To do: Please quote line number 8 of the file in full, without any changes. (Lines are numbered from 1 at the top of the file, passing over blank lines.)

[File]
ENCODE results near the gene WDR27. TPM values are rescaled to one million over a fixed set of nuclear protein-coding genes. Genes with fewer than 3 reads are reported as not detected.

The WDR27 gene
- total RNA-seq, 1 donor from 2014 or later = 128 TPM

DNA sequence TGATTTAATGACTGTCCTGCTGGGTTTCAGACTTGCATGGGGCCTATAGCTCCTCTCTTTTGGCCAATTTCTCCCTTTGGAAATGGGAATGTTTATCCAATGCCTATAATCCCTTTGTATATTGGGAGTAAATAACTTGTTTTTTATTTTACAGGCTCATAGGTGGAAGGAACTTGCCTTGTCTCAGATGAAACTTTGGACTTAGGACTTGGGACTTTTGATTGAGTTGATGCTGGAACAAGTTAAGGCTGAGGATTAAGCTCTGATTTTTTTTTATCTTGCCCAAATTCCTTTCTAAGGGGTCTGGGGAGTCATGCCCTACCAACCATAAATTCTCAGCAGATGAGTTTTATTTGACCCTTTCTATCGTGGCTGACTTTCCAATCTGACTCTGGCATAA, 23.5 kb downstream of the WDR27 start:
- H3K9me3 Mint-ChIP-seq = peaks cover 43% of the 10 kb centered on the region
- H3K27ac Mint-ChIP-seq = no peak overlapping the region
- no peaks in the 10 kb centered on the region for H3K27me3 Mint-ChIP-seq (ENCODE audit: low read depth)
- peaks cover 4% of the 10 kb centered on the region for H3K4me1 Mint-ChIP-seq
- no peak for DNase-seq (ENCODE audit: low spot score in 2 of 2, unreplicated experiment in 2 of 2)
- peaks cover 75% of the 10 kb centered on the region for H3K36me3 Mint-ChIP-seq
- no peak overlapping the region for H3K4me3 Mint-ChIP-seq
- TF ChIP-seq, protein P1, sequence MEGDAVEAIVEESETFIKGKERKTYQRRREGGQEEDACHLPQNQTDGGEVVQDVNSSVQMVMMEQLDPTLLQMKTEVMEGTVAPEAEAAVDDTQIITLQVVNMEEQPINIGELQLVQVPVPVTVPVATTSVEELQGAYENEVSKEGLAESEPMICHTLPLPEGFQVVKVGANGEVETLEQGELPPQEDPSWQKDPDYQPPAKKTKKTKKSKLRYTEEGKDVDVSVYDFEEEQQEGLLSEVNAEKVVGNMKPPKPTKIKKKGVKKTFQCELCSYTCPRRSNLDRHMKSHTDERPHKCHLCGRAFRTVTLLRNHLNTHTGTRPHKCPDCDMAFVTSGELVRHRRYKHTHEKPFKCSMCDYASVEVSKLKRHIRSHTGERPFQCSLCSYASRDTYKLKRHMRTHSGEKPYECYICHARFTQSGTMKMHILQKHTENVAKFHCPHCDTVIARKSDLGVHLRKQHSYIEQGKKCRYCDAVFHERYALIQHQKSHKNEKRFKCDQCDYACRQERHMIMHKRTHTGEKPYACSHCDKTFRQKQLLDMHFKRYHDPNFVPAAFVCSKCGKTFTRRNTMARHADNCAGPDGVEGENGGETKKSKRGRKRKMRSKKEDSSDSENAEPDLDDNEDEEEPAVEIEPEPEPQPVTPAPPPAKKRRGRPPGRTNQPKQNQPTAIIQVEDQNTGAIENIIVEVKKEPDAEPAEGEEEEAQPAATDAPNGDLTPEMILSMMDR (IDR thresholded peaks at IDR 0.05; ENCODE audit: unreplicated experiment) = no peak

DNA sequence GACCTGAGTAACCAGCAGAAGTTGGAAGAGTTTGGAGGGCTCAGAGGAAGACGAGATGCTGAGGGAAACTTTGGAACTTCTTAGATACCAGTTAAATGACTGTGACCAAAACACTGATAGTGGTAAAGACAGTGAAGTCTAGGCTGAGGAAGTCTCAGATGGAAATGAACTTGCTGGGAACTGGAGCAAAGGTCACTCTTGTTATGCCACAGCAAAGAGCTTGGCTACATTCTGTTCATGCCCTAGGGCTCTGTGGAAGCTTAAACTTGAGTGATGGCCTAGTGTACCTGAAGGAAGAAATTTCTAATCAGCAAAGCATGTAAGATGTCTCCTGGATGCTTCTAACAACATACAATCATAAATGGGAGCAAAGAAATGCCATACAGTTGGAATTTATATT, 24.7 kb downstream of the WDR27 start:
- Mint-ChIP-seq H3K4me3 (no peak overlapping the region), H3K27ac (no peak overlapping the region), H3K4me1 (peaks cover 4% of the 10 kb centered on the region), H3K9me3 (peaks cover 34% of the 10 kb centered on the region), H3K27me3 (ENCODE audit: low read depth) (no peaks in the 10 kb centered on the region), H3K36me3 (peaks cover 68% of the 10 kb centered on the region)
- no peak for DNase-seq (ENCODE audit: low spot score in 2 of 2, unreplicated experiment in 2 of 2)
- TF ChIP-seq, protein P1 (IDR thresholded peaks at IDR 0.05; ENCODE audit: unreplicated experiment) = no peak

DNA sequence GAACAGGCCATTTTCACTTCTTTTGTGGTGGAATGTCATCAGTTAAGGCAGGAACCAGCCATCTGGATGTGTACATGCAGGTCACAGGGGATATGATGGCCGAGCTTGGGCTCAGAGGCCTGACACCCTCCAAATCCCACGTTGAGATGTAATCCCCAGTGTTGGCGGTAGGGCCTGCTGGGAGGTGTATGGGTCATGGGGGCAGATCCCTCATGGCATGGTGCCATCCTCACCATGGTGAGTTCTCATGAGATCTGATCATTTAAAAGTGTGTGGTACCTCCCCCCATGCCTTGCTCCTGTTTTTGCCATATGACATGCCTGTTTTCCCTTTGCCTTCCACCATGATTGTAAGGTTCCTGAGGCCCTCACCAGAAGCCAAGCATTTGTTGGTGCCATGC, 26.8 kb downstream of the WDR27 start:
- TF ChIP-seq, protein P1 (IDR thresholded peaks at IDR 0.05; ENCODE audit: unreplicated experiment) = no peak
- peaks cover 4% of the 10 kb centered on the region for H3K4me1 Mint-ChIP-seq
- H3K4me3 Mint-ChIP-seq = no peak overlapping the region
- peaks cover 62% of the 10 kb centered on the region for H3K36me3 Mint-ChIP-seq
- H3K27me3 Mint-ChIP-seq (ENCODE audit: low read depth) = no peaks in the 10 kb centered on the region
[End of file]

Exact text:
- peaks cover 4% of the 10 kb centered on the region for H3K4me1 Mint-ChIP-seq